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Replacing Fiber With 10 Gigabit/Second Wireless 107

Posted by ScuttleMonkey
from the beam-will-also-cook-your-tv-dinner dept.
Chicken_dinner writes "Engineers at Battelle have come up with a way to send data through the air at 10 Gigabits per second using point-to-point millimeter-wave technology. They used standard optical networking equipment and essentially combined two lower bandwidth signals to produce a 10Gb signal from the interference. They say the technology could replace fiber optics around large campuses or companies or even deliver high-bandwidth streaming within the home."
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Replacing Fiber With 10 Gigabit/Second Wireless

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  • by Anonymous Coward on Friday October 03, 2008 @01:04PM (#25248055)

    so KFC then when a bird flies through the beam

    • backbone, try Meta-muse-ul to restore regularity between bottlenecks and freely-flowing packets...

    • Remember that radiation is distributed over the area of the dish so it is not that "hot" between the dishes.
      We have wireless ethernet because our ground here is like swiss cheese due to all of the construction so our wired connection was down alot so went with this new wireless ethernet service which offered 10Mbits up and down. According to the ISP the energy between the two antennas are about 4-watts, hardly "hot" unless put it on a very small point. High power is relative term when they put a number I do

  • by MobileMrX (855797) on Friday October 03, 2008 @01:12PM (#25248143)

    There are a lot of wireless technologies in use today that simply aren't reliable enough to be permanent replacements for their wired counterparts.

    My wireless home network gets frazzled when the microwave runs and cant go 30ft through walls without significant signal loss. Wireless keyboards and mice and bluetooth can never transmit as far as spec, and god forbid someone else use the same model in a 90 foot radius.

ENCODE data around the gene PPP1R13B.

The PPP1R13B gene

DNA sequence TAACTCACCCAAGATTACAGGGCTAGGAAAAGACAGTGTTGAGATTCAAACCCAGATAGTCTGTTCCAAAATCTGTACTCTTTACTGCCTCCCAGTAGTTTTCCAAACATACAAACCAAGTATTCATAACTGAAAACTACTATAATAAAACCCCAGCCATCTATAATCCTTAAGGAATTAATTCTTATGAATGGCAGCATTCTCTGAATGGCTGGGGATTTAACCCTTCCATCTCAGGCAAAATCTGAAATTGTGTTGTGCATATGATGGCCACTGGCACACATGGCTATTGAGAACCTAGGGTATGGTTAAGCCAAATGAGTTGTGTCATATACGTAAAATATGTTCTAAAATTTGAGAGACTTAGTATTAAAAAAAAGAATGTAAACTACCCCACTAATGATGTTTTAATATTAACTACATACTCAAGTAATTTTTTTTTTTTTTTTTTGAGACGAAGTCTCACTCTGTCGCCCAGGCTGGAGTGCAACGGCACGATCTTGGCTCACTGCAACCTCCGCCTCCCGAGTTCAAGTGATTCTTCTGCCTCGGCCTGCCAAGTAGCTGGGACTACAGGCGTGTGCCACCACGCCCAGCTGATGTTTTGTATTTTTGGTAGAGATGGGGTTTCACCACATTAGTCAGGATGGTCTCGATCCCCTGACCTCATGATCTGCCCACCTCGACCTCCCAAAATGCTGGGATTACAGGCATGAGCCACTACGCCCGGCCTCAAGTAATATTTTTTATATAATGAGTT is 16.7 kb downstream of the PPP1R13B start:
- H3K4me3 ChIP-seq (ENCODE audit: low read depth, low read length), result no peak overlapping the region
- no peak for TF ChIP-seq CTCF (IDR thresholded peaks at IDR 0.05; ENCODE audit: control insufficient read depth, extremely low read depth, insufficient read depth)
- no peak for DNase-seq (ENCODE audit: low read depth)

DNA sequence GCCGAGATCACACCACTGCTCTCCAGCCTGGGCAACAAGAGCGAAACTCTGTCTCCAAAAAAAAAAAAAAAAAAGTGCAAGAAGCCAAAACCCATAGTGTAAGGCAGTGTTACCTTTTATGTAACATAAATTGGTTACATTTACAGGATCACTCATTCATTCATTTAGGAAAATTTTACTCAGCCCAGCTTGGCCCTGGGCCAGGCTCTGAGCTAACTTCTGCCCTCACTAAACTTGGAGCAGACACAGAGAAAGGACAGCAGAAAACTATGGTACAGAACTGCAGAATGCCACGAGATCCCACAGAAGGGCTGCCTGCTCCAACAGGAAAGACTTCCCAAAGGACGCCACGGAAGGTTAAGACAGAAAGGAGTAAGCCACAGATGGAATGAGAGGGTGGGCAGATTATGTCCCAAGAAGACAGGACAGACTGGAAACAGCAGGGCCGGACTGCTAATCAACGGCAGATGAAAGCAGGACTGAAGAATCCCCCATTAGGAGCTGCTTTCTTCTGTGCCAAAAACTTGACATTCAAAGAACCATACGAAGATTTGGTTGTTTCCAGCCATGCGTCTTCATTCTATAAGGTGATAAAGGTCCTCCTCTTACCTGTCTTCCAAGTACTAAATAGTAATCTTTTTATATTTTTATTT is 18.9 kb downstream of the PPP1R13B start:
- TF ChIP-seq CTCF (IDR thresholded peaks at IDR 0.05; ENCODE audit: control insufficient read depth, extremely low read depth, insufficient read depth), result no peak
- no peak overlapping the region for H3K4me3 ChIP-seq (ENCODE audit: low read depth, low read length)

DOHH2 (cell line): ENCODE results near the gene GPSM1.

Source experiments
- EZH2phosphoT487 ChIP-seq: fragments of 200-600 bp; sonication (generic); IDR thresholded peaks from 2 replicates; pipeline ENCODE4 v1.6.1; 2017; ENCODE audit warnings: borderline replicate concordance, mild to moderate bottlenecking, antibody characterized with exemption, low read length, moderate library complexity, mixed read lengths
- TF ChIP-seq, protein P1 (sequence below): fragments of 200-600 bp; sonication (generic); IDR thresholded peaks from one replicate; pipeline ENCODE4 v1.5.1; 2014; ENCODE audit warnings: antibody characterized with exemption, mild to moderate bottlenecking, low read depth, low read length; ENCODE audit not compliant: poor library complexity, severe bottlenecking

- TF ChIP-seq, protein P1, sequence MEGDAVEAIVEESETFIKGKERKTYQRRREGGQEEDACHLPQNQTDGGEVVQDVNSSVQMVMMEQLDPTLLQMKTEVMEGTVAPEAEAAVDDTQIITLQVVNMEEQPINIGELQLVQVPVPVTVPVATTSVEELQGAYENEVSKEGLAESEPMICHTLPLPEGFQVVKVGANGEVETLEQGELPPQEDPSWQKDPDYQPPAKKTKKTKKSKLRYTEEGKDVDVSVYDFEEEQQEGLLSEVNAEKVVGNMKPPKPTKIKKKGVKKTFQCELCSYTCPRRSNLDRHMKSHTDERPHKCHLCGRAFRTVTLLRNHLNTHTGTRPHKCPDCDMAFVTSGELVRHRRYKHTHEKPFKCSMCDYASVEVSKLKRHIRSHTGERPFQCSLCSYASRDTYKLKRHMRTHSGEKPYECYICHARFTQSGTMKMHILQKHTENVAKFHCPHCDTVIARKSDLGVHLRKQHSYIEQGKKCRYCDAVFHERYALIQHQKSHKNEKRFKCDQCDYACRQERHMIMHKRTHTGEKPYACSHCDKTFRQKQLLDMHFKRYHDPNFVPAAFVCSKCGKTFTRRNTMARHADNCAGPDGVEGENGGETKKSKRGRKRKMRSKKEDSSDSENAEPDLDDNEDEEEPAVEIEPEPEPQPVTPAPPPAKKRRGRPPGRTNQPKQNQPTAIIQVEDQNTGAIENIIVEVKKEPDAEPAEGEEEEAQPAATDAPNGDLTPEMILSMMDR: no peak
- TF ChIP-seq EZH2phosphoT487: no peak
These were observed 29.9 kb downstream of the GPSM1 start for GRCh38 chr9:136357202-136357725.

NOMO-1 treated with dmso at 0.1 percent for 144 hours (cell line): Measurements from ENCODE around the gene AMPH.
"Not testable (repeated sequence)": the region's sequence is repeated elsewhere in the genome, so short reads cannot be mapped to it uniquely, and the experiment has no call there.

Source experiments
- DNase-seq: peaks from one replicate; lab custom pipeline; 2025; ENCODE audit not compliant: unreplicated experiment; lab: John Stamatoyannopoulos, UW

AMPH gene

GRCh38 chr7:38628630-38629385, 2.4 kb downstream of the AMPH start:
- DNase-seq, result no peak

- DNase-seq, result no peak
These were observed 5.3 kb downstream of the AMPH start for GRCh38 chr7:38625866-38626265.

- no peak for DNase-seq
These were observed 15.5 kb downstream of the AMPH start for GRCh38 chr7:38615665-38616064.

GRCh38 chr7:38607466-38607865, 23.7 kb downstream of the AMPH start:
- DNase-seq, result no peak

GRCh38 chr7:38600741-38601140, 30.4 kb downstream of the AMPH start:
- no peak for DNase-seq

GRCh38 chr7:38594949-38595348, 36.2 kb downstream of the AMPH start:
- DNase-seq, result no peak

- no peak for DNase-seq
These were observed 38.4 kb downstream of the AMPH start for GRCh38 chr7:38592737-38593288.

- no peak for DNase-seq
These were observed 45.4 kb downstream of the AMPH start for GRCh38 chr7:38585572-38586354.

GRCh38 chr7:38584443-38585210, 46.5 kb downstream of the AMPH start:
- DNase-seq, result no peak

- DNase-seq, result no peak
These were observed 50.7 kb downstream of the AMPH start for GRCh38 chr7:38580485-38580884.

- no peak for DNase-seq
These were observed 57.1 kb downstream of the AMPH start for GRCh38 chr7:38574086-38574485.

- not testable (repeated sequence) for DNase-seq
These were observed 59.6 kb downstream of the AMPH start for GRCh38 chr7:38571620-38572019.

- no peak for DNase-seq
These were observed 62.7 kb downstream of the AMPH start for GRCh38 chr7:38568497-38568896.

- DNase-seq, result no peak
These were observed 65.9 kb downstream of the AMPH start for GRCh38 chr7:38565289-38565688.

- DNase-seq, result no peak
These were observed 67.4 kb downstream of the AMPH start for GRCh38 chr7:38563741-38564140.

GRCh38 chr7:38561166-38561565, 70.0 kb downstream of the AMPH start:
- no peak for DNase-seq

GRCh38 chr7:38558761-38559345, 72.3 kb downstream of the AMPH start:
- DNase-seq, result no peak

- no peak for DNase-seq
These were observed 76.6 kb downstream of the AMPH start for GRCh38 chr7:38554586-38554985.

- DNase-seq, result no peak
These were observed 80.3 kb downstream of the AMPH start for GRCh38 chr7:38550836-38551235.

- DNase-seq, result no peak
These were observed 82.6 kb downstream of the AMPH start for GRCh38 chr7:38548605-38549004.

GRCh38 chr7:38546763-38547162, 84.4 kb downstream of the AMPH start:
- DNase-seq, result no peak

I can't get my computer 20 feet away to pick up a wireless keyboard signal, but a wireless keyboard signal 50 ft away screws with mine?

    Cell phones which are older and probably have had more money than wireless networking thrown at them still use coverage and dropped calls as major advertising points.

    For now, my wired ethernet is faster and never has a problem, my wired keyboard and mouse always work (and dont need batteries), and a land line never drops a call. I am sure this wireless technology is great and useful, but using it as a replacement for fiber is probably a mistake.

    • by blueg3 (192743) on Friday October 03, 2008 @01:15PM (#25248191)

      While there's certainly a engineering difference between a prototype and a consumer-ready model, most of the problems you mention probably won't apply to this. It's point-to-point (so, line-of-sight) communications, so it will require an unobstructed path. However, proper transmitters and receivers for line-of-sight communications won't have nearly the sort of interference problems you experience with something like a Bluetooth. Line-of-sight communications also means you can use quite efficient antennae, so should get quite good range.